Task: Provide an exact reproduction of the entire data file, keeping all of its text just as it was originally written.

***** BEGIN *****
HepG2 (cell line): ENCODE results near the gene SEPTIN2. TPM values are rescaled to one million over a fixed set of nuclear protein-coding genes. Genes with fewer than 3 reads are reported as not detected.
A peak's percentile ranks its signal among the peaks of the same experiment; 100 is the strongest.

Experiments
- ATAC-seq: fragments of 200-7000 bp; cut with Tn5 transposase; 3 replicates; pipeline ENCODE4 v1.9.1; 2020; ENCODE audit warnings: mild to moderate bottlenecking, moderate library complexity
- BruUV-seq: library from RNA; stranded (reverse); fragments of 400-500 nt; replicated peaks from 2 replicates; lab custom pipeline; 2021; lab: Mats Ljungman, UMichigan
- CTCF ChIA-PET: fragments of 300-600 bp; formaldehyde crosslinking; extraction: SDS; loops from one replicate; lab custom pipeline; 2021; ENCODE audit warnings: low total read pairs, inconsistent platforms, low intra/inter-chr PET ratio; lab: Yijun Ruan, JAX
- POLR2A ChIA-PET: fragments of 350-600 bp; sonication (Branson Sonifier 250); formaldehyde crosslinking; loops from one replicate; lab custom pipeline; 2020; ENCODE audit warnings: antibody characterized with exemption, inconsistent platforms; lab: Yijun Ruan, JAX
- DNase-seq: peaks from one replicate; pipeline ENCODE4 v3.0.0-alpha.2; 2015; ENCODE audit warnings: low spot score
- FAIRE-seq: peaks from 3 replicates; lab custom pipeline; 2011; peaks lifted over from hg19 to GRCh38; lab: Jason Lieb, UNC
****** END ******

HepG2 (cell line): ENCODE results near the gene SEPTIN2. TPM values are rescaled to one million over a fixed set of nuclear protein-coding genes. Genes with fewer than 3 reads are reported as not detected.
A peak's percentile ranks its signal among the peaks of the same experiment; 100 is the strongest.

Experiments
- ATAC-seq: fragments of 200-7000 bp; cut with Tn5 transposase; 3 replicates; pipeline ENCODE4 v1.9.1; 2020; ENCODE audit warnings: mild to moderate bottlenecking, moderate library complexity
- BruUV-seq: library from RNA; stranded (reverse); fragments of 400-500 nt; replicated peaks from 2 replicates; lab custom pipeline; 2021; lab: Mats Ljungman, UMichigan
- CTCF ChIA-PET: fragments of 300-600 bp; formaldehyde crosslinking; extraction: SDS; loops from one replicate; lab custom pipeline; 2021; ENCODE audit warnings: low total read pairs, inconsistent platforms, low intra/inter-chr PET ratio; lab: Yijun Ruan, JAX
- POLR2A ChIA-PET: fragments of 350-600 bp; sonication (Branson Sonifier 250); formaldehyde crosslinking; loops from one replicate; lab custom pipeline; 2020; ENCODE audit warnings: antibody characterized with exemption, inconsistent platforms; lab: Yijun Ruan, JAX
- DNase-seq: peaks from one replicate; pipeline ENCODE4 v3.0.0-alpha.2; 2015; ENCODE audit warnings: low spot score
- FAIRE-seq: peaks from 3 replicates; lab custom pipeline; 2011; peaks lifted over from hg19 to GRCh38; lab: Jason Lieb, UNC